46 Songs, 3 Hours 16 Minutes

EDITORS’ NOTES

When The Rolling Stones’ former manager Allen Klein assembled one of the band’s earliest compilation series in 1971 and 1972 (Hot Rocks 1964-1971 and More Hot Rocks), he was surveying an entirely different group than the one we know today. Four and a half decades later, there’s a whole lot more catalog to consider than what that original, unassailable run of ’60s albums offered at the time. Honk essentially picks up where Hot Rocks left off, plucking 36 tunes from a range of LPs starting with 1971’s Sticky Fingers and ending with 2016’s Blue & Lonesome. But while that timeframe is broad, the focus is stylistically tight. Aside from a few classic ballads (“Wild Horses,” “Angie”), Honk serves as a reminder of what the band built their name on: strutting rockers and barroom stompers.

And they run the gamut here, from beautifully swampy and chaotic (Exile on Main St.’s brassy opener “Rocks Off,” Keith Richards’ vocal turn on that album's “Happy”) to slinky and soulful (“Miss You” and “Beast of Burden” from 1978’s Some Girls; 1994’s “Love Is Strong”) to straight down the middle (1981’s “Start Me Up,” 1989’s “Rock and a Hard Place”) to straight-up covering blues artists of the ’40s and ’50s (2016’s "Just Your Fool” and "Ride ’Em On Down”). And in case you didn't get the memo that the Stones remain one of the strongest live acts of all time, they've included 10 tracks recorded from the road between 2013 and 2018, some of which feature guest appearances by Brad Paisley, Florence Welch, Ed Sheeran, and Dave Grohl.

Mastered for iTunes

EDITORS’ NOTES

When The Rolling Stones’ former manager Allen Klein assembled one of the band’s earliest compilation series in 1971 and 1972 (Hot Rocks 1964-1971 and More Hot Rocks), he was surveying an entirely different group than the one we know today. Four and a half decades later, there’s a whole lot more catalog to consider than what that original, unassailable run of ’60s albums offered at the time. Honk essentially picks up where Hot Rocks left off, plucking 36 tunes from a range of LPs starting with 1971’s Sticky Fingers and ending with 2016’s Blue & Lonesome. But while that timeframe is broad, the focus is stylistically tight. Aside from a few classic ballads (“Wild Horses,” “Angie”), Honk serves as a reminder of what the band built their name on: strutting rockers and barroom stompers.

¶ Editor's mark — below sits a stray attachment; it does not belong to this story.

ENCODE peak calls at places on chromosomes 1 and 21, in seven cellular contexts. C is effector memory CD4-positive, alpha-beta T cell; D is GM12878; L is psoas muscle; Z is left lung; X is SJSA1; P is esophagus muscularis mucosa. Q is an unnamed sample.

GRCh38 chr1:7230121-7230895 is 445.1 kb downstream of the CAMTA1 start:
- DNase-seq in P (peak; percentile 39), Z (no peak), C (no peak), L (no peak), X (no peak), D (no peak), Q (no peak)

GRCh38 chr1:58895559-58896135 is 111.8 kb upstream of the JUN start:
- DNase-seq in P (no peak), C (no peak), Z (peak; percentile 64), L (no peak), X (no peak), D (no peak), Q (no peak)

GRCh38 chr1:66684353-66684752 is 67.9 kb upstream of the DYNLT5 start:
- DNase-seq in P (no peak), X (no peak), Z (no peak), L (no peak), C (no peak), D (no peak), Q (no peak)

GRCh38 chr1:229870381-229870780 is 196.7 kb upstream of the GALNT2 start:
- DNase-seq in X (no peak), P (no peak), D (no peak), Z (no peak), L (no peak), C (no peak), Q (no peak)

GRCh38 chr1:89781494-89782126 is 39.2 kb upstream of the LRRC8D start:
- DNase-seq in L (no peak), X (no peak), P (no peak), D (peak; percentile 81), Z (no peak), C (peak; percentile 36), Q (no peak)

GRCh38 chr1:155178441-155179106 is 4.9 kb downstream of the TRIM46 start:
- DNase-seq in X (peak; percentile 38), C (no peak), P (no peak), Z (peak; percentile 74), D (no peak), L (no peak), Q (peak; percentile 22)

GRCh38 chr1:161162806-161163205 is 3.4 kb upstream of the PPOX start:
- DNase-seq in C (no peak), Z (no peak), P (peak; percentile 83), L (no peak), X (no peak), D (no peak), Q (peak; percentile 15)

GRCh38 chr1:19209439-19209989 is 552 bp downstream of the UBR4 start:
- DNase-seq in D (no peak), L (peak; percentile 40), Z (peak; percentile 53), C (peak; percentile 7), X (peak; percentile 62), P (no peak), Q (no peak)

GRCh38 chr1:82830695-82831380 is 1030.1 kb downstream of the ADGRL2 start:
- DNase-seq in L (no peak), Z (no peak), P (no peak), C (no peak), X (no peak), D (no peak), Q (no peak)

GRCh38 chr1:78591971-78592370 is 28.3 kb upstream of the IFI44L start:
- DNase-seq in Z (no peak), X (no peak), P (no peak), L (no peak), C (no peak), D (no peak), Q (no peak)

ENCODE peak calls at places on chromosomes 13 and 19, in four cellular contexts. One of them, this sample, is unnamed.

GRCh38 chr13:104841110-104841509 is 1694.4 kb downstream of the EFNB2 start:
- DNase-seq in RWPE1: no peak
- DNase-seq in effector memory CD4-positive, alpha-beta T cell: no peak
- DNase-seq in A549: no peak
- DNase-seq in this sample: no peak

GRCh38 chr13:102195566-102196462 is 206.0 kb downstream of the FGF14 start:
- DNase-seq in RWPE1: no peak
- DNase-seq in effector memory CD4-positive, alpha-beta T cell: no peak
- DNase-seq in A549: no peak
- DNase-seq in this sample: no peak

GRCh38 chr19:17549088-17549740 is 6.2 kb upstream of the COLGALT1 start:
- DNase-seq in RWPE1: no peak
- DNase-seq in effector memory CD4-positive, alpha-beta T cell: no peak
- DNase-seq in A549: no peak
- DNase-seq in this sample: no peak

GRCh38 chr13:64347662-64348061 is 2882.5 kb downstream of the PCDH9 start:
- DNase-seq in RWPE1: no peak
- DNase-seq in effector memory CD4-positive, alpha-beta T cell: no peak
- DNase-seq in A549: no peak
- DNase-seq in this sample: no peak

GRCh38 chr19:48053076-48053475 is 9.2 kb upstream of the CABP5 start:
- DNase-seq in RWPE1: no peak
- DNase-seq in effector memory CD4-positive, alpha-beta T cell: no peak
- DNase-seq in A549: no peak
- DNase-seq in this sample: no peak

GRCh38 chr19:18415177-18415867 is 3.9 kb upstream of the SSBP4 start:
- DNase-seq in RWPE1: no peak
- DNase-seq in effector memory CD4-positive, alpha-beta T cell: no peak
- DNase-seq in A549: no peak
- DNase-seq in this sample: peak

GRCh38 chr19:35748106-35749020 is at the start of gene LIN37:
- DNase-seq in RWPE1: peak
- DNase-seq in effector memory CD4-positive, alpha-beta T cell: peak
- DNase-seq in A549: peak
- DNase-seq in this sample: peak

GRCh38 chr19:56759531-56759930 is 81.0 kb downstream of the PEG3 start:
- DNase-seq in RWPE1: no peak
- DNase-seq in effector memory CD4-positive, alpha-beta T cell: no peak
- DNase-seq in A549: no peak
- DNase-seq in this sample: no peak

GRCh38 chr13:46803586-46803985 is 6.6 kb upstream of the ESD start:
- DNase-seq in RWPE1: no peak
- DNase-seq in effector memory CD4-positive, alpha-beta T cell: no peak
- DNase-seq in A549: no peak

And they run the gamut here, from beautifully swampy and chaotic (Exile on Main St.’s brassy opener “Rocks Off,” Keith Richards’ vocal turn on that album's “Happy”) to slinky and soulful (“Miss You” and “Beast of Burden” from 1978’s Some Girls; 1994’s “Love Is Strong”) to straight down the middle (1981’s “Start Me Up,” 1989’s “Rock and a Hard Place”) to straight-up covering blues artists of the ’40s and ’50s (2016’s "Just Your Fool” and "Ride ’Em On Down”). And in case you didn't get the memo that the Stones remain one of the strongest live acts of all time, they've included 10 tracks recorded from the road between 2013 and 2018, some of which feature guest appearances by Brad Paisley, Florence Welch, Ed Sheeran, and Dave Grohl.

Mastered for iTunes
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Ratings and Reviews

2.7 out of 5
74 Ratings

74 Ratings

Flakbait ,

Honk Heeee Honk.

Why wait for the album? Just arrange your Rolling Stones songs in your itunes library to match this playlist.

1Gossard ,

Seriously

The sad thing is that these "hits" packages sell. The Stones have more greatest hits and live albums than actual new music in the past 25 years. Come on.

Slicky68 ,

Ridiculous

Why do I have to buy the whole album (already have all these songs)to get a few of the live tracks with special guests....another typical money grab by the Stones.... sad

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